Dismiss Notice
Join Physics Forums Today!
The friendliest, high quality science and math community on the planet! Everyone who loves science is here!

I Why this triple integral equals zero?

  1. Sep 5, 2016 #1
    Hello everyone, I have the this inquiry:

    if I compute de following integral:
    by numerical methods I get cero as a result. I used Maxima and Mathematica and their functions for numerical integration give me an answer equal to cero.
    But, if I apply transformation with spherical coordinates the result turns out to be equal to pi^2 / 40.
    I can't seem to find an explanation for this. Could any of you guys give me a hand with this? Thank you in advance.
  2. jcsd
  3. Sep 5, 2016 #2


    Staff: Mentor

    Well we'd need to see how you transformed the integral and its limits into spherical coordinates before we could even attempt to say what happened.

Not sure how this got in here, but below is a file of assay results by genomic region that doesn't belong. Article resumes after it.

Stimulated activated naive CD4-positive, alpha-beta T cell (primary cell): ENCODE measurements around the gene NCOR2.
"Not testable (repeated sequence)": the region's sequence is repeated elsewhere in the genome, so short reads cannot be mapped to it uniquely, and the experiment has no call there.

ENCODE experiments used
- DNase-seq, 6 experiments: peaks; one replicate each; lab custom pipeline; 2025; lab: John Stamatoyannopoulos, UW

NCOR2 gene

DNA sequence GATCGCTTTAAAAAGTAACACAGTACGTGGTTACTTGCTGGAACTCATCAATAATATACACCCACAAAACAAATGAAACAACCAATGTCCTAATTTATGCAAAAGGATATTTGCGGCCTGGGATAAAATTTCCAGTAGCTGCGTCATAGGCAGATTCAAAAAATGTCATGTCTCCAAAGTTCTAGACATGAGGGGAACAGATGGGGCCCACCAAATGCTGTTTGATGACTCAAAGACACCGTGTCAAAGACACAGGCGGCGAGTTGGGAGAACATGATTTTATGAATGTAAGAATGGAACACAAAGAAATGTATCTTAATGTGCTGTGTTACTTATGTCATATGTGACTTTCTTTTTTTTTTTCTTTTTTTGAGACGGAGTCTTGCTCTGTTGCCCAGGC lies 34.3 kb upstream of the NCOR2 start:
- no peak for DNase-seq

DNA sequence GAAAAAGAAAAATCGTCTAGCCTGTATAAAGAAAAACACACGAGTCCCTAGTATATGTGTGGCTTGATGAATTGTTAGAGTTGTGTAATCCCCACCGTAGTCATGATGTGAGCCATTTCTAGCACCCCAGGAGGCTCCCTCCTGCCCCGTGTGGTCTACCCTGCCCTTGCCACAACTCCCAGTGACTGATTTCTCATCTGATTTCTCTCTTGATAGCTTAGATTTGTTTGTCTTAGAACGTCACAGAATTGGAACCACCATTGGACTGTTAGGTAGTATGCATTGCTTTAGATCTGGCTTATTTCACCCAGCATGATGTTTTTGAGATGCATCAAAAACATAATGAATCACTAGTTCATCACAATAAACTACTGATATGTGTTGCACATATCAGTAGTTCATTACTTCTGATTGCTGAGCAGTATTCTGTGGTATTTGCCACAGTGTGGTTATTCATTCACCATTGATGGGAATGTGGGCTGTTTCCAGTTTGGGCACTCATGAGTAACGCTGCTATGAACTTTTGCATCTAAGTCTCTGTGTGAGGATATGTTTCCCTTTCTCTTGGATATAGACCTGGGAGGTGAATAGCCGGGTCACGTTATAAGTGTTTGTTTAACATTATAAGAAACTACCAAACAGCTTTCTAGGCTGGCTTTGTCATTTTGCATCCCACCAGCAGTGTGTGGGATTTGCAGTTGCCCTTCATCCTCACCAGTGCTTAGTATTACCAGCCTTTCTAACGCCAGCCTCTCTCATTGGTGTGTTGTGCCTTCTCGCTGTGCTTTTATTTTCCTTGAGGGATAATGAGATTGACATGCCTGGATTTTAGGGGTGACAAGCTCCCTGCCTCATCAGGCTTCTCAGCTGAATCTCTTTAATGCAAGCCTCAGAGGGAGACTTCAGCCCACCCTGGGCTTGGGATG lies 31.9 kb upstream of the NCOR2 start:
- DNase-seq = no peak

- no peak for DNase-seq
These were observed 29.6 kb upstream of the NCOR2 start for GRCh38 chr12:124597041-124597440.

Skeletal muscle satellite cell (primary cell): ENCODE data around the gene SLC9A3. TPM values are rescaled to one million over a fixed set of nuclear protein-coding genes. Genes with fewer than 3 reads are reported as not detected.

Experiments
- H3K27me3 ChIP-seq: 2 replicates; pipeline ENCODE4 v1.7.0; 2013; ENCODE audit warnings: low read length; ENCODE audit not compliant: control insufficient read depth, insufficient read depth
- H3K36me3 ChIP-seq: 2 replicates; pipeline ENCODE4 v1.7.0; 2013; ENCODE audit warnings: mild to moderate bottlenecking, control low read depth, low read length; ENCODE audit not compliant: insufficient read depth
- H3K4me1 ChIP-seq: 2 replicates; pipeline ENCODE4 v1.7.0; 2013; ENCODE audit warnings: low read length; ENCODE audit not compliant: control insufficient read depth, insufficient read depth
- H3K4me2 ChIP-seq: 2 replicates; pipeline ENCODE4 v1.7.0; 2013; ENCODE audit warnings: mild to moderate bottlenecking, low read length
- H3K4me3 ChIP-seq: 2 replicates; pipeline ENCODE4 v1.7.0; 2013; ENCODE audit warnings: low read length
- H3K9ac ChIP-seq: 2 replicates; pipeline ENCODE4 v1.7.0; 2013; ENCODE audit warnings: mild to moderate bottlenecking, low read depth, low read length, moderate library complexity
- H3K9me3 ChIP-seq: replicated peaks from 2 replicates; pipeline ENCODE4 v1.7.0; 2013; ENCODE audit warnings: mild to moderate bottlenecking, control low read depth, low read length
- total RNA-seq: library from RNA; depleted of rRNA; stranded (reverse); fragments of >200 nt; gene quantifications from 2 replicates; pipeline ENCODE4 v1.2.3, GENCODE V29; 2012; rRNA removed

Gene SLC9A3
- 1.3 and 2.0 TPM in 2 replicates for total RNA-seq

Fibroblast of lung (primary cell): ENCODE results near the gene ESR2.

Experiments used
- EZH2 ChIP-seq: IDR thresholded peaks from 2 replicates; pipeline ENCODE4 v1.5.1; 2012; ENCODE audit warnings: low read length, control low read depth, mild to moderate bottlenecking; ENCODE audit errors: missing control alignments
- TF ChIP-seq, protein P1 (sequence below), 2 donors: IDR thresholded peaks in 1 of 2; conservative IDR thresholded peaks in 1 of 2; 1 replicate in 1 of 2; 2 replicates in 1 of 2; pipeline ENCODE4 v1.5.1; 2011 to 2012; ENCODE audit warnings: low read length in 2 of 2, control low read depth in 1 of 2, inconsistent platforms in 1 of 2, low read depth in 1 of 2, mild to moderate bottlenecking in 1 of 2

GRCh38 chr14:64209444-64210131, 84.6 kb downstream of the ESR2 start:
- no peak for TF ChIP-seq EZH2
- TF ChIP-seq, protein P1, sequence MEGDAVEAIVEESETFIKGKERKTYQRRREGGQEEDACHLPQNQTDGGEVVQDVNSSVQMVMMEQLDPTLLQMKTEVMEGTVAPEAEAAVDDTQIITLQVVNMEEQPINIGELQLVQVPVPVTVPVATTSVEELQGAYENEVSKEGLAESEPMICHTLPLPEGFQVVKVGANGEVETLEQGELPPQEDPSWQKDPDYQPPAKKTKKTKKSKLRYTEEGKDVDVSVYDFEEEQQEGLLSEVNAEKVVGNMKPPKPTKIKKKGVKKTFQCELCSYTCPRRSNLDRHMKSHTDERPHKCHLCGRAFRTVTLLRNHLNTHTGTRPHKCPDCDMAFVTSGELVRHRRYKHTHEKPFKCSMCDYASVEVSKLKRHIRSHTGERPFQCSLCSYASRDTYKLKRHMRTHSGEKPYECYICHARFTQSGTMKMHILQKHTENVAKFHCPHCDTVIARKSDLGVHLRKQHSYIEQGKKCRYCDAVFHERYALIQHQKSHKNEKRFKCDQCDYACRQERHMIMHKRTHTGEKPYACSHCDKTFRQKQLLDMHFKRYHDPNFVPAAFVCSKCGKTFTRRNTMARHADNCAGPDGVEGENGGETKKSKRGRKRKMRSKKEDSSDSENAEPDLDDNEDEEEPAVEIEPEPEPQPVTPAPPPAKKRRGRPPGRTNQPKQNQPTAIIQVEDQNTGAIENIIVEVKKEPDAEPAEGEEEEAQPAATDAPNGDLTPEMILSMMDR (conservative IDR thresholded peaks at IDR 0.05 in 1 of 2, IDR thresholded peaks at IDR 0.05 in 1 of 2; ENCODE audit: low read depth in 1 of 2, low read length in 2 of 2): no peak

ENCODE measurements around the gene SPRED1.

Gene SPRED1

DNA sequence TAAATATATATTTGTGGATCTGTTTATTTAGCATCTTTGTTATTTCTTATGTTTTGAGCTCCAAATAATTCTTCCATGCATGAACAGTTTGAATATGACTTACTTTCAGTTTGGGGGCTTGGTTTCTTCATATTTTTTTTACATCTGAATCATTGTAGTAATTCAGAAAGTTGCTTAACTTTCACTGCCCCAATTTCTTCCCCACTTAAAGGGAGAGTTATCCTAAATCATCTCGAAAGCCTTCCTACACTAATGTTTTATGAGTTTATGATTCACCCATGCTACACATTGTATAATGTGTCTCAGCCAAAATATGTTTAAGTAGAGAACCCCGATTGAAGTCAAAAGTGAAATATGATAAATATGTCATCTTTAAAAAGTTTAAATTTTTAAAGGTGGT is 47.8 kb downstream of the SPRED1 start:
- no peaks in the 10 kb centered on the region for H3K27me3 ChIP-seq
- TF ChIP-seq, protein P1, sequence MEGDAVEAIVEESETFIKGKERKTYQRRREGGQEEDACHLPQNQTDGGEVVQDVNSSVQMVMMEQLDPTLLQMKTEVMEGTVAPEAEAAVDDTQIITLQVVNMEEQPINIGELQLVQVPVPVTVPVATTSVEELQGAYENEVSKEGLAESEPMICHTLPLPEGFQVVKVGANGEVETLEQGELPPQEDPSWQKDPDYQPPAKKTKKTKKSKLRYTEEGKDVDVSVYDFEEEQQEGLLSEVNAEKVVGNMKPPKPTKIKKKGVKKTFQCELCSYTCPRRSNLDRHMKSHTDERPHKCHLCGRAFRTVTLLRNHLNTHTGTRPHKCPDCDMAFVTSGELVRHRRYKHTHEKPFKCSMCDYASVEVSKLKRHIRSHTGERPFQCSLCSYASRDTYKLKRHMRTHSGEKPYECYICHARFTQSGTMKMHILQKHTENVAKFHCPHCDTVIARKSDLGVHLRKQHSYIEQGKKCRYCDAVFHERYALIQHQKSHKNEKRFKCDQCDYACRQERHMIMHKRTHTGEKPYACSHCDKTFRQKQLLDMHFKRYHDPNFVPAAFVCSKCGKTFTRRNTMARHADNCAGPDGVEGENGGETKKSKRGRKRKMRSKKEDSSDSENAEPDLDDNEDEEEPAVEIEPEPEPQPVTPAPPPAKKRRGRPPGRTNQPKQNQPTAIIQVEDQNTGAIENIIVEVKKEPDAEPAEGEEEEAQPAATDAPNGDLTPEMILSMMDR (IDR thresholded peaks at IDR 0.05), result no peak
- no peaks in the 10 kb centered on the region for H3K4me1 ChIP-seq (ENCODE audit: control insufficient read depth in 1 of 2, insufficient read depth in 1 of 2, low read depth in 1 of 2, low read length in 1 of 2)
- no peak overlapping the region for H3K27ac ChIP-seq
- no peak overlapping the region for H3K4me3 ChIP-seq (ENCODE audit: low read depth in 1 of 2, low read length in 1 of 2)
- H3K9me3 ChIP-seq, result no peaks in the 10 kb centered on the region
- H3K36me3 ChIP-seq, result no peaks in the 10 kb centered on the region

One question I had was whether you transformed the dxdydz properly or not.


    Where you can see that dXdydz transforms into:

    ##dV = \rho^2 sin \theta d\rho d\theta d\phi##
    Last edited: Sep 5, 2016
  4. Sep 6, 2016 #3


    User Avatar

    Staff: Mentor

    The thread title asks why this is zero, which is quite easy to show. The first two integrations, over z and y, are trivial to do, and the result is an odd function of x.
  5. Sep 6, 2016 #4
    Thank you so much for your answers, I rechecked what I did this morning and I found out what happens when calculating the integral in spherical coordinates.

    Again, thank you so much for your time and cooperation, you guys rock!!!
Share this great discussion with others via Reddit, Google+, Twitter, or Facebook

Have something to add?
Draft saved Draft deleted